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The New York Blade

THE ARTS | class

The New Male Gaze
Artists Wes Hempel and Jack Balas Revisit the Male Figure

Sep. 18, 2006

After a month-long hiatus from the Chelsea galleries, I was, on the first day of the new art season, famished for anything edgy, strange, or maybe conceptually groundbreaking, the kind of thing that Chelsea is celebrated for. But what moved me the most on that day was an ostensibly classically themed exhibit of paintings by gay artist Wes Hempel. His Greco/Roman-inspired male figures, at Jenkins Johnson Gallery, are gorgeous to look at, even as they induce a timeless melancholy.

The muscular, solitary nude in Hempel's piece "Happy Ending" sits on a stump of a Greek column, his eyes gazing into the distant, turbulent skies. The Greek stump lends the work an air of monumentality, and a book on the column, "Truth and Beauty" by Keats, references philosophy. But the man sports a modern tattoo on his shoulder, giving the work present-day implications. According to the artist, the painting examines man's ongoing philosophical struggles. All I know is, this is one deep-looking hunk.

Other pieces by Hempel also conflate the ancient and the new. In "Call," a towel-clad man stands majestically on a lakeside rock, his hands cupped over his mouth as though ready to make a momentous announcement. The romanticized landscape gives it a Hudson River School feel. In fact, this work was inspired by a famous illustration by Maxwell Parrish from the turn of the 20th century, in which a robed woman was the subject. Hempel's modification replaces the iconographic female nude in art history with that of the male.

"Supplication," one of the few paintings that features two men together, has them posed on a smooth marble surface. One of them, bare-chested and buff, lies on his back and is lost in contemplation. The other figure, on bent knee, hovers over the first figure with hands clasped as though in prayer. Like most of the figures in the show, these men are as brooding as they are beautiful. Hempel says that he depicts men in the physical prime of their lives, and simultaneously conflicted, as a metaphor for the modern gay man, who feels vulnerable and thwarted even as he makes advances in society.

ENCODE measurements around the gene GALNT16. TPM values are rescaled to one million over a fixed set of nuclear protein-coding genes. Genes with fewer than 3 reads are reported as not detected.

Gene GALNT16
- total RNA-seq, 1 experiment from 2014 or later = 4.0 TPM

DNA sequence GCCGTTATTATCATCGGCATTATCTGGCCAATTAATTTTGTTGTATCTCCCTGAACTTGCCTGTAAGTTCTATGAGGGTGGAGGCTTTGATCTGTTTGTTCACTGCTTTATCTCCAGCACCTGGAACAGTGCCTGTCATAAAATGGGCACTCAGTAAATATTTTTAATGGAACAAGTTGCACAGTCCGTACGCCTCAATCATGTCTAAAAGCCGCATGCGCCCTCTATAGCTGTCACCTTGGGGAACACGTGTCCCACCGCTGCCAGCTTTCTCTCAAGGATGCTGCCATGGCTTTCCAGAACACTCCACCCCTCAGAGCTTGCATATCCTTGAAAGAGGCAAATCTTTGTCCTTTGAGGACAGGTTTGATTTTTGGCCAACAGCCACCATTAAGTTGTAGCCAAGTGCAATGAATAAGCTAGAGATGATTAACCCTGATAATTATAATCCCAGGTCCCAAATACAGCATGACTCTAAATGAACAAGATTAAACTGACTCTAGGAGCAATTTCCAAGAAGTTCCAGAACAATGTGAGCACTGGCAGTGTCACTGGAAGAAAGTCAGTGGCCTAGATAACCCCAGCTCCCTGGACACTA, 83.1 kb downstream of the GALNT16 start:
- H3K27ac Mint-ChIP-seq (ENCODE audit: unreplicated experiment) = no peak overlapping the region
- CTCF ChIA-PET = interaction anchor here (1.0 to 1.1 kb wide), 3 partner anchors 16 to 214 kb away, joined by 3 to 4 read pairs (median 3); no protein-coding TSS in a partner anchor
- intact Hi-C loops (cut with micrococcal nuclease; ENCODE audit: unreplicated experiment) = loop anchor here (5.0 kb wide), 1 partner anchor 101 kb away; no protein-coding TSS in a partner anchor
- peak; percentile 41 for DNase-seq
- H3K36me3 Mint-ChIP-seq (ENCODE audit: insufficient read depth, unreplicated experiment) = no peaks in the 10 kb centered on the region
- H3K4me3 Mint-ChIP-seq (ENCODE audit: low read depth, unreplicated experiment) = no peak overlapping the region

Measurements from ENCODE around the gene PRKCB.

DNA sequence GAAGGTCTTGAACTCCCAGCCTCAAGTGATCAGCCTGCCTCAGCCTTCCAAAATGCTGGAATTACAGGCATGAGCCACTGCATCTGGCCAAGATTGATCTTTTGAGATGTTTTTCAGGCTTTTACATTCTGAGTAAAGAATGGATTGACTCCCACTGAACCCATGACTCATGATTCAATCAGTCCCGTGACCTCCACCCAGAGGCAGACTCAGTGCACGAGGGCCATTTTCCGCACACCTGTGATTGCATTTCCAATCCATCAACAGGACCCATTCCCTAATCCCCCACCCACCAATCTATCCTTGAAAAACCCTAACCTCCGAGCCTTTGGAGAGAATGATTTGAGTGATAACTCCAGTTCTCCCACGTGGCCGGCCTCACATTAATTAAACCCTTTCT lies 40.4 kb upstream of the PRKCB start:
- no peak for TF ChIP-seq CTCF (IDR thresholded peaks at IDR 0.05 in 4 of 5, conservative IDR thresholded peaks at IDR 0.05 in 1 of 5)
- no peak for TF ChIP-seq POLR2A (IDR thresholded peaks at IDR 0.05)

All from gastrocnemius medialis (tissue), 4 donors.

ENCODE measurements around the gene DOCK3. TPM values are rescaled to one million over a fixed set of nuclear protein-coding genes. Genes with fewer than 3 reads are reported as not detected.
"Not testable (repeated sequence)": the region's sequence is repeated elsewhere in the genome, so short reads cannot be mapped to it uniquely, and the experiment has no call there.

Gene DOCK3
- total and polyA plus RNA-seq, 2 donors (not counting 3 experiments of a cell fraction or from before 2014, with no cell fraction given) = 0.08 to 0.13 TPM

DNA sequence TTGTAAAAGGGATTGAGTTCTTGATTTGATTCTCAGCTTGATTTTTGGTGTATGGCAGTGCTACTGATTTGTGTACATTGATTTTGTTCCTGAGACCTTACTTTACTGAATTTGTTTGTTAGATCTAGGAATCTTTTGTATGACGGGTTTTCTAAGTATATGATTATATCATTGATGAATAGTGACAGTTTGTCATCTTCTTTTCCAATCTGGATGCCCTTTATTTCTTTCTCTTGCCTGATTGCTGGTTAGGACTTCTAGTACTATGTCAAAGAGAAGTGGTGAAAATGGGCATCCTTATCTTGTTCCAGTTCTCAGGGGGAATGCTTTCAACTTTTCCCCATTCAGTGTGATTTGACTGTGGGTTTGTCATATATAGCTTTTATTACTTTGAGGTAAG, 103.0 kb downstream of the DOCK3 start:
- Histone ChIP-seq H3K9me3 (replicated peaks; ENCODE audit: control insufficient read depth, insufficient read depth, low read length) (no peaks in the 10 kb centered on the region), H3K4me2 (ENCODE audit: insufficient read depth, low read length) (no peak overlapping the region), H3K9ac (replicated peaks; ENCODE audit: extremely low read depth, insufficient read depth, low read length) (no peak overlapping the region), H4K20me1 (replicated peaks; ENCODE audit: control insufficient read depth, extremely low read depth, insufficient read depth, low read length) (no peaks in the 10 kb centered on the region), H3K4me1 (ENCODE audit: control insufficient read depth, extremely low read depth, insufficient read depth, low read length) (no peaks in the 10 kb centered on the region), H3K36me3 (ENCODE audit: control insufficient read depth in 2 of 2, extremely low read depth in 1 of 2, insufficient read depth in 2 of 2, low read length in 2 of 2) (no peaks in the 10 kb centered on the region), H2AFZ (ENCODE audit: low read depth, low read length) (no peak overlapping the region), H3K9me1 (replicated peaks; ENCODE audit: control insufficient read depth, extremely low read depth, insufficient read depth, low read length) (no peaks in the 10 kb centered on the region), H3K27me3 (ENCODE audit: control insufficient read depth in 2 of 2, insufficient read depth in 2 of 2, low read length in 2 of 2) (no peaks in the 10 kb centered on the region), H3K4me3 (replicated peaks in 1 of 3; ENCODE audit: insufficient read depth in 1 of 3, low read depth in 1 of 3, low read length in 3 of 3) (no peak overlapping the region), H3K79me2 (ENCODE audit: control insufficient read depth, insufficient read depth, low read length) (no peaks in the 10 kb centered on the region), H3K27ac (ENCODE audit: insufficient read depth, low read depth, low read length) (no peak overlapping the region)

In contrast to Hempel's weighty work, an exhibit of watercolors in a separate room by Hempel's partner of 23 years, Jack Balas, has a tone that is light and humorous. Here, too, the male figure predominates. Several pieces depict art exhibit advertisements whose pictures have been playfully substituted by Balas' own work. For instance, a re-created poster for Richard Serra's abstract sculpture exhibit at the Gagosian Gallery, "Rolled and Forged," now features men in shorts sunbathing in a park. Likewise, an ad for a show at the Museum of Modern Art, titled "Always Modern," now shows a frontal nude image of a strapping guy. It's a sly and clever bit of tongue-in-cheek fantasy.

Other works by Balas are amusing in their own way. For instance, "Six Pack" shows men on the beach placed inside compartments in a huge carton of beer; the title refers to men's avid pursuits of both chiseled abs and drunken revelry. And in "The Age of Bronze," a naked man does a bodybuilding pose in front of what can only be an unresponsive female bronze nude.

Wes Hempel and Jack Balas display complementary versions of the new male gaze. For the art-hungry enthusiast who has been anticipating the fall season, a visit to the Jenkins Johnson Gallery will provide a full course meal.

"Inquiry and Desire," 10 a.m.­6 p.m., Tues.­Sat., until Oct. 15, at Jenkins Johnson Gallery, 521 W. 26th St., 5th Fl., jenkinsjohnsongallery.com, 212-629-0707. Rafael Risemberg, Ph.D. will include Hempel's and Balas' exhibits as part of a gay & lesbian art gallery tour on Sat. Sept. 30, through New York Gallery Tours, nygallerytours.com, 212-946-1548.

© 2006 The New York Blade | A Window Media Publication